Happy Sunday my pipo. Again, I’m really sorry for not being able to post on Wednesday. Someway, somehow things keep coming up. Pardon me. Belated happy birthday to Dorcas Dameh, Gideon Assan and Judy-Anne Darko-Nyarko (who inspired this story). Let’s get to reading then, shall we?
Kwamena had a problem with everything. E-VE-RY-THING! And his arguments were well founded. Of course from his point of view, all his arguments made sense.
After a long day’s work of sleeping, you have to rest. So many people sleep and are unable to wake up. Do you know how much work sleeping is?
And just like that, the argument about him sleeping in almost every weekend was over. Classic Kwamena. Always ending his argument with an impossible rhetoric. With that, Lizzert lost interest in buttressing her point.
Their marriage had become quite mundane over the past few months. They’d been married for only two years and the strain was beginning to get to both of them. Lizzert isn’t one to give up easily. But Kwamena made loving him difficult.
In his abstract defense, life had become a bit more complicated now, than when he was a child. Perhaps that was the problem. The fact that he had more to worry about than when next he could convince his friends to play ‘antoakyire’ or ‘pimpinaa’. Everyone had grown up.
Even Solomon. The list was endless. Lizzert was the only one who had stuck with him and somehow, there was something depressing about it-the monotony, that is.
You couldn’t sum up his whole personality into one word and it excited him because the way he saw it, his mind operated on the principle of perms and combinations. There was a whole myriad of options in every situation. All the fool hardy, crazy, I-don’t-give-two-s-word, was however, an act. True, but still an act.
He’d been broken before and he couldn’t allow it a second time.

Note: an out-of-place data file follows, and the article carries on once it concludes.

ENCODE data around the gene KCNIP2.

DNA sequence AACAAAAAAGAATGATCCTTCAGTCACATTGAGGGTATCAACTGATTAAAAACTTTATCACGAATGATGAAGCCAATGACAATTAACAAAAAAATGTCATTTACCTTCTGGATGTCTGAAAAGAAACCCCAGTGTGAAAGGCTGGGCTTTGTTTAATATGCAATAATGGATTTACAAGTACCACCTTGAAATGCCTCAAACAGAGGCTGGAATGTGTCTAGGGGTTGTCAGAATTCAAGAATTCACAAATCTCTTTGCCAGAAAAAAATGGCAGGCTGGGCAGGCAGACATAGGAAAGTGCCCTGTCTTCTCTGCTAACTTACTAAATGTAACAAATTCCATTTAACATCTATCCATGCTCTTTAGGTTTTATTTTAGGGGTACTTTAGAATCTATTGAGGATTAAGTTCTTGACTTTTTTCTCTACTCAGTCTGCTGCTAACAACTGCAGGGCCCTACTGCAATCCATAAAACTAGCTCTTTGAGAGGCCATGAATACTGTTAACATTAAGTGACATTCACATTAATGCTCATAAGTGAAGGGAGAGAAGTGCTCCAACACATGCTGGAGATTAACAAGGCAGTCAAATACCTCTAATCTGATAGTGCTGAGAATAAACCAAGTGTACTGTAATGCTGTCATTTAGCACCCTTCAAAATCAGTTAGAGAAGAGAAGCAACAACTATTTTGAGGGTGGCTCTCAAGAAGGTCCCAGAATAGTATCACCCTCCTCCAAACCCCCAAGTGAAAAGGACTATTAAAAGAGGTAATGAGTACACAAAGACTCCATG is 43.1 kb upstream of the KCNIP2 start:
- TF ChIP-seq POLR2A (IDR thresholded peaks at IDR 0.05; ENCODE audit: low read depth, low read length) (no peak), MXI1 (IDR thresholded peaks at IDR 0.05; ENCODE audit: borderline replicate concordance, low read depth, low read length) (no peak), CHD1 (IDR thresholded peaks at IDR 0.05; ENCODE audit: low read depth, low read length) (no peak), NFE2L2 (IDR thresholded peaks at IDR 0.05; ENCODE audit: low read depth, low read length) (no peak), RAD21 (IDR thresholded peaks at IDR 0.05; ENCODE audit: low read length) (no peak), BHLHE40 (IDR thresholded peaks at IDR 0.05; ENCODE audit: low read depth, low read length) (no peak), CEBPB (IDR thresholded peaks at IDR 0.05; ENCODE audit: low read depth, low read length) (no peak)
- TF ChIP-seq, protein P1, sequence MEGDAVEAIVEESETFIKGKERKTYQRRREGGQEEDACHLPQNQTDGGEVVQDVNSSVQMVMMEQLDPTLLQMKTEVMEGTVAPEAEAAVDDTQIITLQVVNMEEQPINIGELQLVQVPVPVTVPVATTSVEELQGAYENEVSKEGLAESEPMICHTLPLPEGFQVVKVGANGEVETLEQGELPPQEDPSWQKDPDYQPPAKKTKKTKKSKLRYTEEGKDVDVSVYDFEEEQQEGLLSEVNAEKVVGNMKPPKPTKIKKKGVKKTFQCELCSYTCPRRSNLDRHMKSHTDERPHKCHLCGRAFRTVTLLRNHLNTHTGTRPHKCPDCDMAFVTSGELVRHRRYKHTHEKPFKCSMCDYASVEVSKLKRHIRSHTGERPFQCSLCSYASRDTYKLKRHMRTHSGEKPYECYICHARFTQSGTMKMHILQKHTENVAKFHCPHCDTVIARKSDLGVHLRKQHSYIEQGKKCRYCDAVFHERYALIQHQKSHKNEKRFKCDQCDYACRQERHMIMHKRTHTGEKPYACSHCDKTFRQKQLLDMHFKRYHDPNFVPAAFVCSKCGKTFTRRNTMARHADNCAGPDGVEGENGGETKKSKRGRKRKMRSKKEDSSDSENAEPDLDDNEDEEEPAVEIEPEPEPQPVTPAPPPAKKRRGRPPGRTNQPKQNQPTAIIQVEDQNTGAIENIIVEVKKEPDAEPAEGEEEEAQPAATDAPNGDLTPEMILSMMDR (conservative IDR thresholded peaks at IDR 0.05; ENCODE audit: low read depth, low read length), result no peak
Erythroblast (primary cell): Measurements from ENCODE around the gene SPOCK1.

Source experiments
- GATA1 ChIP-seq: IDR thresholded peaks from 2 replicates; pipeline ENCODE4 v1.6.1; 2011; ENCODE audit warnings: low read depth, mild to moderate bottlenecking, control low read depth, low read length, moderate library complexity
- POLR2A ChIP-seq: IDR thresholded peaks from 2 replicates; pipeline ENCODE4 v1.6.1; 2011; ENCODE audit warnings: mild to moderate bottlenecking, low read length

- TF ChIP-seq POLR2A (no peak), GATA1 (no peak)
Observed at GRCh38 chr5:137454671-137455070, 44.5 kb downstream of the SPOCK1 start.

“A mistake repeated, is a choice.”
That was his biggest fear. Somehow, Lizzert was on the blind side and all day long, she would wonder how or when things would get better.
It wasn’t like he didn’t love her. Lizzert had her own stories. She’d ‘lived’ a life before him. He didn’t mind but it always found a way of getting to him.
She’d been places, done things. But Lizzert had long since put that life behind her. And to think that the great Lizzert Boakye would be this worried about a man was impossible. Kwamena was different. With a kind of uneasiness about him. But it was nice.
Like the thrill of dating a ‘bad boy’. You’d get the whole ‘unpredictability’ but with the catch of a calm, collected, conscious, Christian young man. Which meant the whole Bible dictates of a godly life. See? So she wouldn’t dare lose him.
Sometimes it felt too good to be true. And she felt like she owed him that much. Somehow it did feel like her fault for his difficulty to be loved.
Truth be told, reality had set in on both. You can’t have your cake and eat it, they say. And well, it wasn’t all going to be mushy and sweet.
They’d expected more ‘realistic’ problems because they’d heard of them and how they affected marriages. This wasn’t to be. This was different. A problem of learning to live with each other even in spite.
Thanks for making it thus far. Let’s meet in the comment section then, shall we?